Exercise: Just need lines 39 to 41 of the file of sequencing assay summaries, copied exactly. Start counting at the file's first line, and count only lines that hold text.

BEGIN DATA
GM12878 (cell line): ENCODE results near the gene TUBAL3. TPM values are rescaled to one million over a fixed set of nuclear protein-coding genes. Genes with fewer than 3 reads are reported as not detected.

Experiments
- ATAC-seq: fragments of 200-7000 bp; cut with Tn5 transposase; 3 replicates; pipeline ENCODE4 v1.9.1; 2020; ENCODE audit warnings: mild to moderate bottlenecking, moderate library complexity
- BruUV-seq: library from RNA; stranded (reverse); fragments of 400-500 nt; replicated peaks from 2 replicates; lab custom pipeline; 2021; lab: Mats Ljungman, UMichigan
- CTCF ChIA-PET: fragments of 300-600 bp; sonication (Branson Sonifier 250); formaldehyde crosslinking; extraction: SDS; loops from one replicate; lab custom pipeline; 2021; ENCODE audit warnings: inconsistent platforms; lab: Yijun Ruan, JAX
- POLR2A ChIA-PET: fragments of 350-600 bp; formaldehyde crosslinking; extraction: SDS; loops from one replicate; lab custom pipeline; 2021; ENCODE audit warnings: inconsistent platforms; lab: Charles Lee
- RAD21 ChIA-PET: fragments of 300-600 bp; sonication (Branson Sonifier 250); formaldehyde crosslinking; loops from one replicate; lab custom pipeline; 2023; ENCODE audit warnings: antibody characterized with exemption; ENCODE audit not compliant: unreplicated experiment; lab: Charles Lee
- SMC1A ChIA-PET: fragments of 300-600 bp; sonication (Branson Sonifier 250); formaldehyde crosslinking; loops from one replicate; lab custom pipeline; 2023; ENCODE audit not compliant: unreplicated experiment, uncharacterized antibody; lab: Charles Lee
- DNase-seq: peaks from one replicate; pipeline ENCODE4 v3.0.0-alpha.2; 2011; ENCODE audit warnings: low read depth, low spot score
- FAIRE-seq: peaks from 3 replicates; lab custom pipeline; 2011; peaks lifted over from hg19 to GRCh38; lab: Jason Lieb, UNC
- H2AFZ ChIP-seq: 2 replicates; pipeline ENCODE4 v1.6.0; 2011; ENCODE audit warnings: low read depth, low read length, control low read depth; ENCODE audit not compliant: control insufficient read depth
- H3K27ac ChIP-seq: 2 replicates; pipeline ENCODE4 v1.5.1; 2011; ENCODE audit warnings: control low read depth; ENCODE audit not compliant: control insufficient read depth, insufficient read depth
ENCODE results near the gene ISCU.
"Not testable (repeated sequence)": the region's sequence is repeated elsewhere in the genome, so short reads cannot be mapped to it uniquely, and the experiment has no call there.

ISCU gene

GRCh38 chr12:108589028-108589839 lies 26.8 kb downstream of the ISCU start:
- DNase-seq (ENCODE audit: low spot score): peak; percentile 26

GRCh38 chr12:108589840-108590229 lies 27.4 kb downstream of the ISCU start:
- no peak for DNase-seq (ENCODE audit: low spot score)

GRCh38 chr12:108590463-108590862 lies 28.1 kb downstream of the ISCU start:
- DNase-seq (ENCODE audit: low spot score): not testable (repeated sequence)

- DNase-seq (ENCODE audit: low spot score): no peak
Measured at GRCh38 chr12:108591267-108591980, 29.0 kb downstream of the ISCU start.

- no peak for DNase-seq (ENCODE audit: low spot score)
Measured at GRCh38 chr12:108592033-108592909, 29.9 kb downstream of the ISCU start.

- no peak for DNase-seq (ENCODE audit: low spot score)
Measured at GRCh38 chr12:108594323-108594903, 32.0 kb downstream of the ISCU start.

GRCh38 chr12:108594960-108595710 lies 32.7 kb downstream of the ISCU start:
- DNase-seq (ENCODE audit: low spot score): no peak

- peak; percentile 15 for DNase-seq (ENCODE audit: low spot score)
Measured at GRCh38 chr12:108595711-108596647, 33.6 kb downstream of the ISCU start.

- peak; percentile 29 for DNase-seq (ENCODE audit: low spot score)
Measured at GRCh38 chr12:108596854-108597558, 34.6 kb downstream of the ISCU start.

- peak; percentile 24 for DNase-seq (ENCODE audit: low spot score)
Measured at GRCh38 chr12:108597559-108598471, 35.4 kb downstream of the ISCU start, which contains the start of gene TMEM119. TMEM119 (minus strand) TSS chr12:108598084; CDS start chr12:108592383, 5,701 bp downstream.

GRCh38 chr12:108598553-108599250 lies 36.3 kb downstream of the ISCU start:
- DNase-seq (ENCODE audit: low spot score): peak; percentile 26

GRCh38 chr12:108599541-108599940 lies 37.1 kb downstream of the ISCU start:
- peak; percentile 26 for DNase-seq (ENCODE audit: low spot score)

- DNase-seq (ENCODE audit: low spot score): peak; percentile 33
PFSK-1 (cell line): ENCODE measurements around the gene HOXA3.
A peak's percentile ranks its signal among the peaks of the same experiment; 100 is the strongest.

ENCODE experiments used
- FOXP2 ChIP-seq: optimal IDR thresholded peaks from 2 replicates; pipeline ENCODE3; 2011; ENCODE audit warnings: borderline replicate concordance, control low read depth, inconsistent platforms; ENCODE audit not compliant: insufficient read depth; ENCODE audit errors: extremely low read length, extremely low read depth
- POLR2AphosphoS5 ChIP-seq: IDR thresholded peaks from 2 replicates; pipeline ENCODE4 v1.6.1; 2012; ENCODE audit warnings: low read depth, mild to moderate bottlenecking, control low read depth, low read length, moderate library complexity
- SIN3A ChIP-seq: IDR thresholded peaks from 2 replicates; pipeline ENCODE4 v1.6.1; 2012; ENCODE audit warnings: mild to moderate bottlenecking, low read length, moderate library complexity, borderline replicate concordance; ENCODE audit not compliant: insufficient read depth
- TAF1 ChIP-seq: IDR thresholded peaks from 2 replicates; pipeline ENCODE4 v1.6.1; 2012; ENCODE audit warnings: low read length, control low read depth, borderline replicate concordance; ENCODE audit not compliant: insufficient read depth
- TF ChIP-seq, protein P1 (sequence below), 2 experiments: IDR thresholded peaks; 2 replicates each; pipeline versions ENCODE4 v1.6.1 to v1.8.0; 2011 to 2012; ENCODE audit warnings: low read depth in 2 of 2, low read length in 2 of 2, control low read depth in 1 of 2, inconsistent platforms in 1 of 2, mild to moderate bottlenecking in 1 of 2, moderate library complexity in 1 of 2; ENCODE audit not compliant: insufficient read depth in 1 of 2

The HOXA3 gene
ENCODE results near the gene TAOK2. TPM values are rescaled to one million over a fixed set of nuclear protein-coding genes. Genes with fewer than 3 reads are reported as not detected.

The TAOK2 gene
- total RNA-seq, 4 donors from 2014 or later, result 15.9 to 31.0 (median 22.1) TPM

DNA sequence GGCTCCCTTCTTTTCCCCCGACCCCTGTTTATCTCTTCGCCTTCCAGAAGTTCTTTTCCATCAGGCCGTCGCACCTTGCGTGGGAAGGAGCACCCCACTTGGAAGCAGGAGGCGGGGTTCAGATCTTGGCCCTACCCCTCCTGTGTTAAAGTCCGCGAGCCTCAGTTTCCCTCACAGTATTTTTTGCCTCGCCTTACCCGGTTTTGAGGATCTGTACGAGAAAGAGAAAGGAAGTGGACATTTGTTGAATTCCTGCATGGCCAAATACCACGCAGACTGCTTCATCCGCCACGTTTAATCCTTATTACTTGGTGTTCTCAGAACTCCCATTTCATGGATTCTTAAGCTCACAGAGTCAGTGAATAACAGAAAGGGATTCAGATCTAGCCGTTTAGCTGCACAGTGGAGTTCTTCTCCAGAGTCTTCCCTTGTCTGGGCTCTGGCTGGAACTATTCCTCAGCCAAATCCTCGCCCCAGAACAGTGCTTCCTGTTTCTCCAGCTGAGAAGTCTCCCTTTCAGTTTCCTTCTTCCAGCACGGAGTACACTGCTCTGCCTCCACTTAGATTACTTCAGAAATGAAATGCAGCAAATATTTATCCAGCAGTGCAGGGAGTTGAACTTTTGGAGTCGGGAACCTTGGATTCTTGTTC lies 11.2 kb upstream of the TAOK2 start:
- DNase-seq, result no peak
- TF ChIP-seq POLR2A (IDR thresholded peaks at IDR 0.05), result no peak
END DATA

- peak; percentile 26 for DNase-seq (ENCODE audit: low spot score)

- DNase-seq (ENCODE audit: low spot score): peak; percentile 33
PFSK-1 (cell line): ENCODE measurements around the gene HOXA3.